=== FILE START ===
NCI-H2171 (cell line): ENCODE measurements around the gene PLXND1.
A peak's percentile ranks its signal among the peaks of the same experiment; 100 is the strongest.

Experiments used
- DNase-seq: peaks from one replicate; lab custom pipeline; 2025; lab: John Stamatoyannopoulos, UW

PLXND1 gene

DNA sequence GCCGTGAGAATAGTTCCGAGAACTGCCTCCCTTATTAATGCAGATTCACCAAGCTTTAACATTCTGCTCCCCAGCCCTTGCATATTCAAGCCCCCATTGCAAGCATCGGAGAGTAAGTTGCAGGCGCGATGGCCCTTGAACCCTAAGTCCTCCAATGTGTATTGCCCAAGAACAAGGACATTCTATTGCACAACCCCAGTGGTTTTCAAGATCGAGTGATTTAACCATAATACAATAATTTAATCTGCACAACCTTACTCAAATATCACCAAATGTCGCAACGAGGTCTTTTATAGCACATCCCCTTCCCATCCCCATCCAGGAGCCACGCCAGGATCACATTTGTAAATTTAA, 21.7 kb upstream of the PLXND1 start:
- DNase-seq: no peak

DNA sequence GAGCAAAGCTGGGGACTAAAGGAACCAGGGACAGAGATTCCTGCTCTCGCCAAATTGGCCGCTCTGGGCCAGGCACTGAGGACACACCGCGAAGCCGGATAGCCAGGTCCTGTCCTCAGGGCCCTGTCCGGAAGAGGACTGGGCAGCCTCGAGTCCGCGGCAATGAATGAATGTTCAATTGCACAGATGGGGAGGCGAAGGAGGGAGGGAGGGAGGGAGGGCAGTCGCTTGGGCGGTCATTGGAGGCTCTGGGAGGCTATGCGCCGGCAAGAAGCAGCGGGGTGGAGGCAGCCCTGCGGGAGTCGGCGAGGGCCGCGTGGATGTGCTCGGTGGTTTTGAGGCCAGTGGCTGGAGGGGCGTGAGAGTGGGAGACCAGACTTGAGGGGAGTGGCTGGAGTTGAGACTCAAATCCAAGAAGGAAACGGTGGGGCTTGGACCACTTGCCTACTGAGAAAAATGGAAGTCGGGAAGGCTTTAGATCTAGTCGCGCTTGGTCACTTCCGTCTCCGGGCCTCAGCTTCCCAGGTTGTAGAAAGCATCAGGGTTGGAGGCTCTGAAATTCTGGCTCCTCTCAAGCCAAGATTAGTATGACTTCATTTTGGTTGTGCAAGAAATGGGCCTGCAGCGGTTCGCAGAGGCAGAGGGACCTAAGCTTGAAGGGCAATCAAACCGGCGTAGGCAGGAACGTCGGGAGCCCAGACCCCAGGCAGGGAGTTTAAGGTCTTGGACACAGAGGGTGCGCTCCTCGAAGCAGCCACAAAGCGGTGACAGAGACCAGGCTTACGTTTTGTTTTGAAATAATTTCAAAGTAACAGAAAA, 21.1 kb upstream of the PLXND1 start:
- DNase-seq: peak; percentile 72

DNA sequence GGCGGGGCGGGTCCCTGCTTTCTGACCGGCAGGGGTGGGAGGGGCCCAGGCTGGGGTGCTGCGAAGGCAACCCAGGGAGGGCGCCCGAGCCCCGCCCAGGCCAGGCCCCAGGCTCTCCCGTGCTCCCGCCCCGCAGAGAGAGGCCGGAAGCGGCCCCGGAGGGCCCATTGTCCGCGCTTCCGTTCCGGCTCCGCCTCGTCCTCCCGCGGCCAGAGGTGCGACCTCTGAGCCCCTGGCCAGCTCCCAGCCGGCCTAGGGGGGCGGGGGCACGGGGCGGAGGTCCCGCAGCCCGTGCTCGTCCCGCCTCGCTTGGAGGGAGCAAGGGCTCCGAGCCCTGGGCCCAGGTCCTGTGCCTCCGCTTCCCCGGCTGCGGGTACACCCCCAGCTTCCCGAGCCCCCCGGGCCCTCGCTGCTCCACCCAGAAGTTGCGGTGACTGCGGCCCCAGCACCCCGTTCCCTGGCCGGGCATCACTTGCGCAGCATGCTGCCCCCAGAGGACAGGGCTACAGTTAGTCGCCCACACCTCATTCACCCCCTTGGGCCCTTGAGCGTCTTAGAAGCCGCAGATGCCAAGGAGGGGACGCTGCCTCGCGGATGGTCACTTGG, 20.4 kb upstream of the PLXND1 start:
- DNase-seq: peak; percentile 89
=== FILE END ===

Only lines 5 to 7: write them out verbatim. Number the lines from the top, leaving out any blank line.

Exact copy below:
PLXND1 gene

DNA sequence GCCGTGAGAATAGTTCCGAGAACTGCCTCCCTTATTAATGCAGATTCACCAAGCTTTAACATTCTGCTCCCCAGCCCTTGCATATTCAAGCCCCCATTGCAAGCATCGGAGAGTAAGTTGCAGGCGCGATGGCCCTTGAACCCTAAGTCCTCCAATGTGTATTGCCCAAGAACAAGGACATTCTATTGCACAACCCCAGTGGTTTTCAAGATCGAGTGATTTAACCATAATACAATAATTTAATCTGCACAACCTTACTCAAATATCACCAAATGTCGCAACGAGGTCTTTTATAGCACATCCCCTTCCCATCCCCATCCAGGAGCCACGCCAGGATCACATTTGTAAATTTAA, 21.7 kb upstream of the PLXND1 start:
- DNase-seq: no peak